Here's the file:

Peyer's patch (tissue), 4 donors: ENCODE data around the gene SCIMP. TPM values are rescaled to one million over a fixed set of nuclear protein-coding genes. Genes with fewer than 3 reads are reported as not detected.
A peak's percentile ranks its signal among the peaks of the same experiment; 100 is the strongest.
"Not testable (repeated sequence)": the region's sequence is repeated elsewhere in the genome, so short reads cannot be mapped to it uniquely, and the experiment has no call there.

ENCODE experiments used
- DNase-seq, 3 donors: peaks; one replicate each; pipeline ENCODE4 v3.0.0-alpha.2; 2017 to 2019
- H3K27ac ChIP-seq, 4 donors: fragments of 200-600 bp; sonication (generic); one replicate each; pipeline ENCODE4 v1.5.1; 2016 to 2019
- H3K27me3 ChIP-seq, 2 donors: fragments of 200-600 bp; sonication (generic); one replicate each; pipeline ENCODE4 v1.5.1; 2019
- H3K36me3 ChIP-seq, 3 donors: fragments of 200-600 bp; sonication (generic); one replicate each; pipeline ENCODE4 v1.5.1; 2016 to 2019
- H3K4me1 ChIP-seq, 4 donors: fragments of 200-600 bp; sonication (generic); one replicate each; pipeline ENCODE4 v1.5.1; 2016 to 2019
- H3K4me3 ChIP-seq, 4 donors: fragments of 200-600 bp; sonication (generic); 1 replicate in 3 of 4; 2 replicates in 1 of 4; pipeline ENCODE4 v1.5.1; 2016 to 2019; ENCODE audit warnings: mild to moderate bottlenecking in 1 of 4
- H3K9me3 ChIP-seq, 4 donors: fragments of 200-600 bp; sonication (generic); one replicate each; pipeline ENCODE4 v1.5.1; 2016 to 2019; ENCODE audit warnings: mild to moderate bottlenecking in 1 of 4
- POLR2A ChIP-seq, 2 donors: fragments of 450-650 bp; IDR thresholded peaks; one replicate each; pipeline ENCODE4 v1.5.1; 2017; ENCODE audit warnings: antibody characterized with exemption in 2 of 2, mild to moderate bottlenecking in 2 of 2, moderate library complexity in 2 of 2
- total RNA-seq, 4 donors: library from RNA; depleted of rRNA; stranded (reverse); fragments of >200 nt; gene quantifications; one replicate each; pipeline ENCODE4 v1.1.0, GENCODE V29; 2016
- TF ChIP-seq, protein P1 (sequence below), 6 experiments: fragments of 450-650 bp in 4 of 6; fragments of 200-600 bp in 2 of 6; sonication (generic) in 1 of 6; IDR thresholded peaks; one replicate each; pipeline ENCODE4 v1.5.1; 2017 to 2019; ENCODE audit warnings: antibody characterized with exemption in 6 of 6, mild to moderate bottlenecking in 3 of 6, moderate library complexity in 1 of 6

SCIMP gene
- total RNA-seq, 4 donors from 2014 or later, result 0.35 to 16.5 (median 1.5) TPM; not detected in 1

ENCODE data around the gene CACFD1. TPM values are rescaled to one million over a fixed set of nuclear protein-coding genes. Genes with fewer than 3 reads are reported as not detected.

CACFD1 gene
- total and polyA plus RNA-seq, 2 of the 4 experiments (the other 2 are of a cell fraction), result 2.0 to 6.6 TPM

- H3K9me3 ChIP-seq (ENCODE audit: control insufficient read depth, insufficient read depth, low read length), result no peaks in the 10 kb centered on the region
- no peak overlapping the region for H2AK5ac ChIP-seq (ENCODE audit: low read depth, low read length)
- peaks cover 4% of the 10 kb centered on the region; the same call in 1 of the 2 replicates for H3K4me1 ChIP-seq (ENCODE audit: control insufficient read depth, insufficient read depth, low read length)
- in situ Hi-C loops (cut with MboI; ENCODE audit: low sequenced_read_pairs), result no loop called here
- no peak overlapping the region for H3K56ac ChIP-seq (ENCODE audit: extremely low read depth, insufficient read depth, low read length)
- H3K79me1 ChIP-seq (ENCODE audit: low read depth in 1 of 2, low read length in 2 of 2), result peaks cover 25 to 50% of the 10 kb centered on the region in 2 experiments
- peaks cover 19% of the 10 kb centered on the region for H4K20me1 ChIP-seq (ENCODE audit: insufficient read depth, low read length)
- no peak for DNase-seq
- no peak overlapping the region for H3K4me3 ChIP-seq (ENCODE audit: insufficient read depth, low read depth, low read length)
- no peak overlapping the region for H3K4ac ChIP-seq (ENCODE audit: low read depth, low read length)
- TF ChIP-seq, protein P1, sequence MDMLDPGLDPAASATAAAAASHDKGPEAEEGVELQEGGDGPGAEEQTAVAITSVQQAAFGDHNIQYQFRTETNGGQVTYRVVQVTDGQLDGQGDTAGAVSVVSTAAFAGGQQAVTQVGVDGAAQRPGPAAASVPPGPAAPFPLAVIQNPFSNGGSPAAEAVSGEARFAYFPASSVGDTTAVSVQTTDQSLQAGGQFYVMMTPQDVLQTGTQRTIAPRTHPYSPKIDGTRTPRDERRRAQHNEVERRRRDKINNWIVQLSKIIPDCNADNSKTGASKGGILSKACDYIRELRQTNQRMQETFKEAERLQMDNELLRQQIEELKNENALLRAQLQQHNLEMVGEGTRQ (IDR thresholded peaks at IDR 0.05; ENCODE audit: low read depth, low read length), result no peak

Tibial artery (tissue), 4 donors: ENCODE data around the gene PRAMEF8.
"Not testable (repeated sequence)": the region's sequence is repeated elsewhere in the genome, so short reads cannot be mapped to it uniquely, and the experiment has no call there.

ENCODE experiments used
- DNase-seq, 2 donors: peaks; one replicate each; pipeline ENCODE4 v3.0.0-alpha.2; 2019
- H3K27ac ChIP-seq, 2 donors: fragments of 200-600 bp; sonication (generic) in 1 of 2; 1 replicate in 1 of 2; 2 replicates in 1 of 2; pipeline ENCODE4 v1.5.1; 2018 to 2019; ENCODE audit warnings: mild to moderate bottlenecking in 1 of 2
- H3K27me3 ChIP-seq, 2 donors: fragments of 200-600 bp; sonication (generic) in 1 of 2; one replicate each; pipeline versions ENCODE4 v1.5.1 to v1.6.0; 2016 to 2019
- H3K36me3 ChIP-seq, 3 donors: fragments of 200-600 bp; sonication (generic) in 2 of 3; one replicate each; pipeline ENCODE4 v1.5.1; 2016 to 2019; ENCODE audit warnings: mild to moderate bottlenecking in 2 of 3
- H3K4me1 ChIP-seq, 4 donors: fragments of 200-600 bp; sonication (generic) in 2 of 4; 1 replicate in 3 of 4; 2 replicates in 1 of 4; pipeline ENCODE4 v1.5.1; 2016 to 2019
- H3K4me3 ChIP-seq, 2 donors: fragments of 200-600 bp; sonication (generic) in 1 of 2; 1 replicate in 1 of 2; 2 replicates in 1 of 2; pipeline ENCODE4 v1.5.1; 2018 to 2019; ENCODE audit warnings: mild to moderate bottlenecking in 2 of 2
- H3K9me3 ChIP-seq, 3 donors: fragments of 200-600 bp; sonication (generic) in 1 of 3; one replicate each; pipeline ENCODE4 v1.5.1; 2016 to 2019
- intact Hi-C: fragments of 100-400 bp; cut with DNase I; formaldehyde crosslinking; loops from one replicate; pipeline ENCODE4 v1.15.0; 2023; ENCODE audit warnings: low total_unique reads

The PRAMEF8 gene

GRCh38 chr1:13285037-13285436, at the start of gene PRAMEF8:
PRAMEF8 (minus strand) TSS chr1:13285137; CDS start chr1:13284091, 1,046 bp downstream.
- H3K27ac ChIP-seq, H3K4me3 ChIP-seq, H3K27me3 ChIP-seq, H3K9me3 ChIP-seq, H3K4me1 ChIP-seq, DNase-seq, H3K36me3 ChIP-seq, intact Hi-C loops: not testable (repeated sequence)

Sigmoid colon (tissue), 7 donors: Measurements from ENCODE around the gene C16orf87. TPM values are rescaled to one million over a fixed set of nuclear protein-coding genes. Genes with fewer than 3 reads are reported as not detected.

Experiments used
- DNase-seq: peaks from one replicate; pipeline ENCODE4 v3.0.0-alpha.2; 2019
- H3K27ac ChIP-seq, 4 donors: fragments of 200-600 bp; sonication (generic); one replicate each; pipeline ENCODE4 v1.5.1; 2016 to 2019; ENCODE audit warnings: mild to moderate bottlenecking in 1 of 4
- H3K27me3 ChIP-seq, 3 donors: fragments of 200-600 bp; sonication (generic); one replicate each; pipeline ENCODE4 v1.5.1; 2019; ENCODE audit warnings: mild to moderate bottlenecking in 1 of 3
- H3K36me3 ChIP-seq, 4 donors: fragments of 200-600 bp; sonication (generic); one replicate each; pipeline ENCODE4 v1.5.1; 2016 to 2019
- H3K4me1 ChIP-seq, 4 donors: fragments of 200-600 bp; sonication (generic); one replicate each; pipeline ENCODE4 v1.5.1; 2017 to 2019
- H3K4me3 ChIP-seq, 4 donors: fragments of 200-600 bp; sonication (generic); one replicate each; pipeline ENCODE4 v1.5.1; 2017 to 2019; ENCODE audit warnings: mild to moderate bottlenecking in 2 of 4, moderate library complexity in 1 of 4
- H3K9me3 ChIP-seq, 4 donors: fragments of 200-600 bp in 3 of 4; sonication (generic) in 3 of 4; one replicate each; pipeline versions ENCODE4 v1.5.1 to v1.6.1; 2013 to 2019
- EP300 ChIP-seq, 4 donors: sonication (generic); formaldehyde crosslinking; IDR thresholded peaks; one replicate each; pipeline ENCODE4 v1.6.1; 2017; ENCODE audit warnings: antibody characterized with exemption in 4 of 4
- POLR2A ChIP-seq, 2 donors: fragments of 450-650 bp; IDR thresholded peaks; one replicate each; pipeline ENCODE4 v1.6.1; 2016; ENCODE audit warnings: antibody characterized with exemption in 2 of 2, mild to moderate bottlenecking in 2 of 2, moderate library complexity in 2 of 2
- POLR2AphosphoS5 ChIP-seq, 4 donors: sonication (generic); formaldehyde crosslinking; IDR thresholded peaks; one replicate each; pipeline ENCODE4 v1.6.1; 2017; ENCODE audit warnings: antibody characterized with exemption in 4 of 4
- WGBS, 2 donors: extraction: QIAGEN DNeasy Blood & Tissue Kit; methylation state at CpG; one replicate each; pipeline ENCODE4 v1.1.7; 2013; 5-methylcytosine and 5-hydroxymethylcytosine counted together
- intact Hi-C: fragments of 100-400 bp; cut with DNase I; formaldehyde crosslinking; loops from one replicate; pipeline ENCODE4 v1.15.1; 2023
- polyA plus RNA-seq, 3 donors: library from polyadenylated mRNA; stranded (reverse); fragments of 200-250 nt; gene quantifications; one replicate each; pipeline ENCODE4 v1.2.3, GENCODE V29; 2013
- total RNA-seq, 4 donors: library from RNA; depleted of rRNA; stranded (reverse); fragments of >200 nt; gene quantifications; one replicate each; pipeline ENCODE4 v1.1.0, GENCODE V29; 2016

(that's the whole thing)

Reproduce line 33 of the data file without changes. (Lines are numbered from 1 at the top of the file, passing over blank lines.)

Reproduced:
ENCODE experiments used